When I select songs for us to sing, I try to arrange them in a way that makes sense from a spiritual perspective. For instance, in this coming Sunday’s service, the songs are arranged in a natural progression: we begin by singing about the greatness of God; we sing about God as a refuge for his people; we then narrow the focus to God’s love as a source of refuge for his people; finally we sing a personal song of devotion about finding refuge in God’s love. Each of these ideas springs out of the scripture readings which we will share on Sunday morning.

Here is the order of worship for next Sunday. Take a look to see what I have in mind:

  • Welcome/Announcements – We take care of the business of the church.
  • Opening Prayer – We invite God to be attentive to our worship.
  • “How Great is Our God” – We sing about the greatness of God.
  • Responsive Reading: Psalm 71:1-8 – God is our strong refuge.
  • “A Mighty Fortress is Our God” – We celebrate the safety God provides for his people.
  • “Our God” – We sing about how God provides for us in many ways.
  • Offering – We give to God a monetary offering out of thanksgiving for his goodness.
  • “Your Love, O Lord” – We give thanks to God for his personal attention and love that he extends to us.
  • “In His Love Let Me Hide” – We sing about our desire to hide ourselves in the refuge of God’s love.
  • Prayer – We lift up our deepest concerns to the Lord.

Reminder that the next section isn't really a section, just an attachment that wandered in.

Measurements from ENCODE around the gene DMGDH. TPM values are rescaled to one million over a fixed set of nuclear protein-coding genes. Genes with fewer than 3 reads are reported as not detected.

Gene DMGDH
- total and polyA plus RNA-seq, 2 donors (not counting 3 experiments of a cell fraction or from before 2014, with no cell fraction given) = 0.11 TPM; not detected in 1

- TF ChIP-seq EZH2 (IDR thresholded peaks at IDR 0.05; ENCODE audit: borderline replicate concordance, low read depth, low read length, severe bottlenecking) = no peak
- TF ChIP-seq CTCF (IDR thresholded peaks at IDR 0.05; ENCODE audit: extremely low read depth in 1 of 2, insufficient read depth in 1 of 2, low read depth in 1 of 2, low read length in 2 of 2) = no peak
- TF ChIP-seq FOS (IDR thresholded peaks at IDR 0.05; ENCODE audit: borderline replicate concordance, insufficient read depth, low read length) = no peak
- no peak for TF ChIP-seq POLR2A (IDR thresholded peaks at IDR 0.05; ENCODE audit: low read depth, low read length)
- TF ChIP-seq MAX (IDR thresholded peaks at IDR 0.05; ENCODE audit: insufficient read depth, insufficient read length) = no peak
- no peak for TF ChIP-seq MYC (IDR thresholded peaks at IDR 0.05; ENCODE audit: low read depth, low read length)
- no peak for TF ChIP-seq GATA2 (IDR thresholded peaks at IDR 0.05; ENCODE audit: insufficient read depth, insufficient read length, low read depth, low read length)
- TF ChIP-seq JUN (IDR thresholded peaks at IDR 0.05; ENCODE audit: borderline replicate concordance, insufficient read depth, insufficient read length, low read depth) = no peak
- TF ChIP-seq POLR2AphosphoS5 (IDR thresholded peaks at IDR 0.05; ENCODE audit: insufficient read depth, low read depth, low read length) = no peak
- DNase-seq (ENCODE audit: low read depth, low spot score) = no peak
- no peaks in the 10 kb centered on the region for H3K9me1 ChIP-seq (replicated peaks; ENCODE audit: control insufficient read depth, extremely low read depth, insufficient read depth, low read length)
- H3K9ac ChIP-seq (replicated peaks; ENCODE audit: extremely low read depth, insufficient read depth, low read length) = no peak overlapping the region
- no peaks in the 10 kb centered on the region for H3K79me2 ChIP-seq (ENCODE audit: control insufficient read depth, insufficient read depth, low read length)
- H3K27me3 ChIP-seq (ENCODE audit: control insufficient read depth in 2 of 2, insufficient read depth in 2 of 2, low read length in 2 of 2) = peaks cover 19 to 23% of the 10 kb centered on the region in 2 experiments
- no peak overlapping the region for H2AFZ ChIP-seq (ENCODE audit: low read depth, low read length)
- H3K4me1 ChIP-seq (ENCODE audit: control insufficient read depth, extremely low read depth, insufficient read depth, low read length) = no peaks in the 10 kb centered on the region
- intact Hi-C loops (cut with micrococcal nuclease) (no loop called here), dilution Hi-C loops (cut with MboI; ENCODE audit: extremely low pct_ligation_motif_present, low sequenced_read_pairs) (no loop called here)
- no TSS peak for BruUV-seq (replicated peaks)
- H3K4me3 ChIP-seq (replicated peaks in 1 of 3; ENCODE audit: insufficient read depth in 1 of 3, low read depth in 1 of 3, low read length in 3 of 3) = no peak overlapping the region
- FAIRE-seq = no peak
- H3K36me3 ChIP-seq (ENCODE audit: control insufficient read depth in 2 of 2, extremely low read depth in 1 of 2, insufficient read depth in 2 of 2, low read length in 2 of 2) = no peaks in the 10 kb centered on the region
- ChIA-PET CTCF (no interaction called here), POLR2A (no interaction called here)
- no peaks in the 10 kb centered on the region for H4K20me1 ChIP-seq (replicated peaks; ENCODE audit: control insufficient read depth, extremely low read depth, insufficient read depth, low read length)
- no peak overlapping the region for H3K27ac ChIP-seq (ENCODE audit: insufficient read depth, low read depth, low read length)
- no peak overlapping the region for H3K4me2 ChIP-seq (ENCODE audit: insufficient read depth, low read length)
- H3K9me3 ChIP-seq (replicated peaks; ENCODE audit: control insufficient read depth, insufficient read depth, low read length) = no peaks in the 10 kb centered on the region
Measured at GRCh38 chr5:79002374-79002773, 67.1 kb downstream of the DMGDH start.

• Special Music – We meditate on God’s love while we listen to one of our friends sing a song.
  • Scripture Reading: 1 Corinthians 13 – God’s love never fails.
  • Scripture Reading: Luke 5:1-11 – Jesus calls Peter and others to follow him and become “fishers of people.”
  • Sermon: “Good News: Transforming Guilt” – We explore how God’s love causes us to live free from the pain of guilt.
  • “I Have Decided to Follow Jesus” – We commit ourselves, through song, to follow Jesus with our lives, like Peter and those before us.
  • Benediction – We dismiss in peace and with a reminder of God’s love.

Take a look at the sequence of songs, in boldface above. See how they move from broad to narrow, from God’s greatness to our refuge in his love? They are specifically chosen and planned to highlight and enrich our reading of scripture throughout the service.

Every part of the worship service above – not just the music, but the scripture readings, the offering, and even the benediction – are acts of worship by which we express our devotion to God and gratitude for his love.

It is my hope that you will take a few moments before each Sunday’s service to prepare your heart for worship. Each Thursday, I try to post the next Sunday’s order of worship on our website (www.mthaley.org) and Facebook page (www.facebook/mthaley), just like you see in the bullet point list above, so you can begin to prepare for our worship experience. As you sit down in the sanctuary on Sunday mornings, read through the order of worship and try to discern the theme of the service. If you have questions or suggestions, or if you would like to be involved in the planning of our services, please let me know! I welcome your input, because worship is our joint effort, and we need to be on this journey of faith together.